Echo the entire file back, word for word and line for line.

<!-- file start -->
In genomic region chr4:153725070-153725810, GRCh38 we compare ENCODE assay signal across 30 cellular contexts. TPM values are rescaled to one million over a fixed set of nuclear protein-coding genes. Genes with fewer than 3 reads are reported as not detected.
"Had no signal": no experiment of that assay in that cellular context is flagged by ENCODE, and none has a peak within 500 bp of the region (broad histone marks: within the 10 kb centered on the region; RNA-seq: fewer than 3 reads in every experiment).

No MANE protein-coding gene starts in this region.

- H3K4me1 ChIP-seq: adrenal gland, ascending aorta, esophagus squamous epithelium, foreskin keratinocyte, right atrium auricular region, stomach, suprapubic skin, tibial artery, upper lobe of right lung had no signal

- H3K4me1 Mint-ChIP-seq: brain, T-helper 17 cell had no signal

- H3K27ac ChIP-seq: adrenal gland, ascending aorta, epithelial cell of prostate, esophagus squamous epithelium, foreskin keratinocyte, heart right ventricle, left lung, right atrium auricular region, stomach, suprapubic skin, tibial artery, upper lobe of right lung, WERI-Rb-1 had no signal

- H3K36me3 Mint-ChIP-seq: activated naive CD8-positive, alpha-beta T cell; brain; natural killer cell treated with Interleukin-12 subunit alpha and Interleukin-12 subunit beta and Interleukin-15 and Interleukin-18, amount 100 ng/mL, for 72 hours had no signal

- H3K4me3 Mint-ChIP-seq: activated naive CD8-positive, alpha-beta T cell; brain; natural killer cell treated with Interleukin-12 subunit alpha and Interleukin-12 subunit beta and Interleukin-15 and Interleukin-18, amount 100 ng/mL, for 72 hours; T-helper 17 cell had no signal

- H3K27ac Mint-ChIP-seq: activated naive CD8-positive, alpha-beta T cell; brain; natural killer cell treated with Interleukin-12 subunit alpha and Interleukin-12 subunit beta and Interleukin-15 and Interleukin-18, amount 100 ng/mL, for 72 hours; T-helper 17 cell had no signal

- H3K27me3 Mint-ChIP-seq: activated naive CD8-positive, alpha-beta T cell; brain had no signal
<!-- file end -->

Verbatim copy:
In genomic region chr4:153725070-153725810, GRCh38 we compare ENCODE assay signal across 30 cellular contexts. TPM values are rescaled to one million over a fixed set of nuclear protein-coding genes. Genes with fewer than 3 reads are reported as not detected.
"Had no signal": no experiment of that assay in that cellular context is flagged by ENCODE, and none has a peak within 500 bp of the region (broad histone marks: within the 10 kb centered on the region; RNA-seq: fewer than 3 reads in every experiment).

No MANE protein-coding gene starts in this region.

- H3K4me1 ChIP-seq: adrenal gland, ascending aorta, esophagus squamous epithelium, foreskin keratinocyte, right atrium auricular region, stomach, suprapubic skin, tibial artery, upper lobe of right lung had no signal

- H3K4me1 Mint-ChIP-seq: brain, T-helper 17 cell had no signal

- H3K27ac ChIP-seq: adrenal gland, ascending aorta, epithelial cell of prostate, esophagus squamous epithelium, foreskin keratinocyte, heart right ventricle, left lung, right atrium auricular region, stomach, suprapubic skin, tibial artery, upper lobe of right lung, WERI-Rb-1 had no signal

- H3K36me3 Mint-ChIP-seq: activated naive CD8-positive, alpha-beta T cell; brain; natural killer cell treated with Interleukin-12 subunit alpha and Interleukin-12 subunit beta and Interleukin-15 and Interleukin-18, amount 100 ng/mL, for 72 hours had no signal

- H3K4me3 Mint-ChIP-seq: activated naive CD8-positive, alpha-beta T cell; brain; natural killer cell treated with Interleukin-12 subunit alpha and Interleukin-12 subunit beta and Interleukin-15 and Interleukin-18, amount 100 ng/mL, for 72 hours; T-helper 17 cell had no signal

- H3K27ac Mint-ChIP-seq: activated naive CD8-positive, alpha-beta T cell; brain; natural killer cell treated with Interleukin-12 subunit alpha and Interleukin-12 subunit beta and Interleukin-15 and Interleukin-18, amount 100 ng/mL, for 72 hours; T-helper 17 cell had no signal

- H3K27me3 Mint-ChIP-seq: activated naive CD8-positive, alpha-beta T cell; brain had no signal